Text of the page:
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All species of sawfish are on the endangered list, but you wouldn’t know it by the incredible catches new the Gulf edge over the last several weeks. There have been no shortages of these mysterious and massive animals in the southwestern part of the state over the Spring. An oddity among fish, the sawfish (nicknamed carpenter shark) is skeletally cartilagenous and can reach over 24 feet long and weigh over 5,000 pounds. They bare their young live and the babies are thankfully delivered with a protective sheath encasing their toothy saws. The formidable spikes are not teeth at all, but lookalikes called denticles. The saw itself (called a rostrum) is peppered with electrosensitive pores that can detect food. Plentiful overly efficient sensors have found several anglers’ baits, and the results have created the following catches of a lifetime:
Tom Jenni and Steve Potter from Montana, each bested giant sawfish in the 17 foot, 700 pound class during two productive outings on the Gulf. They also landed 6 blacktip sharks, 2 spinners, a 400 pound tiger and a 140 pound tarpon all on 20 pound spinning tackle.
Justin Simon locked up with and defeated twin 700 pound whopper saws on consecutive bites, taken on 30 pound spinners using one pound jack crevalles on bottom, also in the Gulf. He added on 3 blacktips, 2 spinners and a lemon.
Lee Waite nailed a huge 800 pound sawfish that measured out to 17 1/2 feet, using 30 pound spin and a juicy butterflied ladyfish for bait. He also caught 2 blacktips, 2 high-flying spinners and an angry lemon shark.
George and Cheri Grinnan from Virginia pulled on a 19 foot beast for 2 hours before releasing the easily 1,000 pound spectacle. This sawfish also ate a whole 3 pound ladyfish on 30 pound line. They somehow had enough energy left to catch 2 large lemon sharks and a career tarpon that carried a 48 inch girth!
Linsdsay Nevin from Atlanta cranked up 3 snapping blacktips and then squared off and won against an 800 pound sawfish that was over 17 feet long, taken from the Snake Bight area on a whole sacrificial ladyfish slab.
Glory Joy from Orlando was victorious over her very first sawfish, an 18 foot 800 pound plus apparition that sucked up 2 pounds of bloody jack crevalle on 30 pound line.
Dr. Alan Routman from Fort Lauderdale still has numbness in his fingers well after going to war with 5 sawfish over 2 days in Florida Bay, ranging from 600 to 1,000 pounds. In one painful stretch, 3 bites in a row turned out to be back to back to back fights that lasted hours with these seamonsters. He somehow had enough circulation left to add 4 spinners and a 150 pound bull to his total!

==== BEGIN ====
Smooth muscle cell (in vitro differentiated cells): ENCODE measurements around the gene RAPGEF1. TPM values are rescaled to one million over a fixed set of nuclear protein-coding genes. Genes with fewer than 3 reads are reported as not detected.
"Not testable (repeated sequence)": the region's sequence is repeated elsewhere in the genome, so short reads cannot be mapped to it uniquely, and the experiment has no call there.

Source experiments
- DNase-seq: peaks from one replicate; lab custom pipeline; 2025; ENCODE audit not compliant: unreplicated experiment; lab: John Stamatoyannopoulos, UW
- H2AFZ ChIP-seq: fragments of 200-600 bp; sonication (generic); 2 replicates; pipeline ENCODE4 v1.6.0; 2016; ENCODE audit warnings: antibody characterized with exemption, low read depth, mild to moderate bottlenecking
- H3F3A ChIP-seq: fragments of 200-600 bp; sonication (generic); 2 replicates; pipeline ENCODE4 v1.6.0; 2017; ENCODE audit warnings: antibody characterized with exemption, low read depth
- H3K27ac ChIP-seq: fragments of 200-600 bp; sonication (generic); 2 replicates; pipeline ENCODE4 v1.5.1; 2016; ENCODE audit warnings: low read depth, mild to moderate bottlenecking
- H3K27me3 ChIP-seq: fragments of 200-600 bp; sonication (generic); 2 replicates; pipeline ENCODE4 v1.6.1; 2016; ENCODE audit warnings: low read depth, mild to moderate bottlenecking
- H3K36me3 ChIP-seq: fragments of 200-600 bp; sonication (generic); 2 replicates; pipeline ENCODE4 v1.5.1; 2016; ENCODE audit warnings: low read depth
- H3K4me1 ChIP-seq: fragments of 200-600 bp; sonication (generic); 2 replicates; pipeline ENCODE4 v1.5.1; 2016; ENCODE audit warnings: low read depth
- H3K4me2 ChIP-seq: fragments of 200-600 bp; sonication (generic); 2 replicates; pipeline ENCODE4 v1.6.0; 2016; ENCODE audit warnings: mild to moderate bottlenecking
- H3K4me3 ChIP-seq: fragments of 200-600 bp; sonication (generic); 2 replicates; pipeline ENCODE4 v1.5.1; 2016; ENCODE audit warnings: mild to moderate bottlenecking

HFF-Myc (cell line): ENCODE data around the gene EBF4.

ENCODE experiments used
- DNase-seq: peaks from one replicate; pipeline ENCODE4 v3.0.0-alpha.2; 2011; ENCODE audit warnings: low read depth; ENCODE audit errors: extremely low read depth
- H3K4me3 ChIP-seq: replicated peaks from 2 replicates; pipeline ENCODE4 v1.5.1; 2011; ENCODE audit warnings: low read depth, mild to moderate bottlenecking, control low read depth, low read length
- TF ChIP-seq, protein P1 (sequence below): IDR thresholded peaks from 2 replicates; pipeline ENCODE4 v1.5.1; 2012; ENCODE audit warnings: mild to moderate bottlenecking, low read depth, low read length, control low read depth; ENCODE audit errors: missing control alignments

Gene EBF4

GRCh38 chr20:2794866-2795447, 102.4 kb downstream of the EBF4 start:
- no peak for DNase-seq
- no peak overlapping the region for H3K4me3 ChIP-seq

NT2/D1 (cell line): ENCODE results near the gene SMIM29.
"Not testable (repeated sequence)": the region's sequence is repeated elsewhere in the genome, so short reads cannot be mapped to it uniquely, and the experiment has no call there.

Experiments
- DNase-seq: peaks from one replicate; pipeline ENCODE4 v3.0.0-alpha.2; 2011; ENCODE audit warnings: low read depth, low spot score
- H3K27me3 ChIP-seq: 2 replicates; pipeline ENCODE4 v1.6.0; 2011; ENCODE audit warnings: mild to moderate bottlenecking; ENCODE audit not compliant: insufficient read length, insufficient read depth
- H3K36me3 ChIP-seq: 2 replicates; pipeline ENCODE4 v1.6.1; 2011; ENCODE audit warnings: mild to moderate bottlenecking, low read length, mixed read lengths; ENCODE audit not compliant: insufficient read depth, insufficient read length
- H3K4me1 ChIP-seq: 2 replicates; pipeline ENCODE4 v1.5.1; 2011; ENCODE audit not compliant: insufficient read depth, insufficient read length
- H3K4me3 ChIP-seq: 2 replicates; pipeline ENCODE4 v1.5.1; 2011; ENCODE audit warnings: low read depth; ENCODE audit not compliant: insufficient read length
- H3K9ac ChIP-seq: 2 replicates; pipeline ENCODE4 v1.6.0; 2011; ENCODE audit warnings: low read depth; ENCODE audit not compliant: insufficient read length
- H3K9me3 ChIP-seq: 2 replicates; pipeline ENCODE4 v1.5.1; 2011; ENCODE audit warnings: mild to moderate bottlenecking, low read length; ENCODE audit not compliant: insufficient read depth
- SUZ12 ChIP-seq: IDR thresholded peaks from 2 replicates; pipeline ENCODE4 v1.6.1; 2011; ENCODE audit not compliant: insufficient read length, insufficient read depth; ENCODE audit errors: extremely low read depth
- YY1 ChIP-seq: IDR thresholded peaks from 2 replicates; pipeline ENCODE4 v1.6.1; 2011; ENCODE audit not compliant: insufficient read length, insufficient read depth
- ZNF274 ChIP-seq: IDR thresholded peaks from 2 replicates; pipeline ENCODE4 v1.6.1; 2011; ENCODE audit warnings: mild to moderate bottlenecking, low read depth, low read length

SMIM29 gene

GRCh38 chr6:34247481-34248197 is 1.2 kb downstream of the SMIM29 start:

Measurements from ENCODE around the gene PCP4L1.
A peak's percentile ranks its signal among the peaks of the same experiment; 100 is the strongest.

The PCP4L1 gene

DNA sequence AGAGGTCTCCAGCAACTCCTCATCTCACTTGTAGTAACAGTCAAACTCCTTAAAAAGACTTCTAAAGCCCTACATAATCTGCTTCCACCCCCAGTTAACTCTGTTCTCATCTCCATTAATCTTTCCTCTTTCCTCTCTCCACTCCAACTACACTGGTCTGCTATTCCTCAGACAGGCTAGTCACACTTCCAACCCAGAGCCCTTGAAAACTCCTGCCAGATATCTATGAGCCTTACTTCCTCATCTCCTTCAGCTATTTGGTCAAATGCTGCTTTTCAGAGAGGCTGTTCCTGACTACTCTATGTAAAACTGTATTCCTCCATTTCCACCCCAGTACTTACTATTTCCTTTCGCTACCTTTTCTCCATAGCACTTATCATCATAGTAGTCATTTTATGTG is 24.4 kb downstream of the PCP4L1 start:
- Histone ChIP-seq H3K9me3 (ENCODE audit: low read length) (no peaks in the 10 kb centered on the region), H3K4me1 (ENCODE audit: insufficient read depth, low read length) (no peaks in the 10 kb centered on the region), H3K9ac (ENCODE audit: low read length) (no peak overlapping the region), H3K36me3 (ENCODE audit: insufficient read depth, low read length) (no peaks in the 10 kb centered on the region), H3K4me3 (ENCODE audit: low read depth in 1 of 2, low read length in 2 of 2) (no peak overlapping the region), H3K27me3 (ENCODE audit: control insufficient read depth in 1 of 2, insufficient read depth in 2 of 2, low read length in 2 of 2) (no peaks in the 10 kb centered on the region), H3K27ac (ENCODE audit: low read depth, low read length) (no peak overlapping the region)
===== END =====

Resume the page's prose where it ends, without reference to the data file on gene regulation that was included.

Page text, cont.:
Cousins Rett Thompson, 14 years old and Patrick Brunson 13 years old both of Saint Simons Island, fishing like veterans well beyond their years, caught 4 blacktips, 2 wide-bodied nurse sharks and a bull, and then whipped 4 sawfish from 600-800 pounds over 2 days of fishing. The 18 foot 800 pounder burned up 4 hours of fishing time!
What an attractive diversion provided by the sawfish, from the normal cast of characters! The bite is normally an ultra slow pull of line, culminating in solid, concrete-like solid, weight. If the water is shallow enough, many sawfish leave a 20 foot wide mud field after they take a bait. Any fresh fish on bottom will entice this prehistoric predator. We have fooled them over the years with mullet, ladyfish, jack crevalle, bluefish and mackerel. And we rig for giants. Thirty pound test would be a practical minimum, and 50 pound or more (especially for users of braid) would certainly not be overkill. Hundred or more pound wire with strong 9/0 or larger circle hooks and just enough lead to hold the bottom would cover the terminal tackle.
Immense, slow moving dinosaurs (which can be upwards of 50 years old) are very tough to wear down. They can be slowly coaxed forward and towards shallow water with the boat in reverse. This seems to compromise them just enough to slightly put the advantage in the angler’s favor. Attempting to pump one up and off the bottom is nearly futile, as sawfish are broad and can expertly hug bottom, much more like a ray than a shark.
But the work is absolutely worth the wait just to see one of these incredible beasts next to the boat. The physically arduous and time consuming task of outlasting a giant sawfish can best be summed up many years back by an angler from the Midwest who spent nearly 5 hours finishing off a grander. He said, “Everything I have two of hurts!”.
– by Capt. Mark Krowka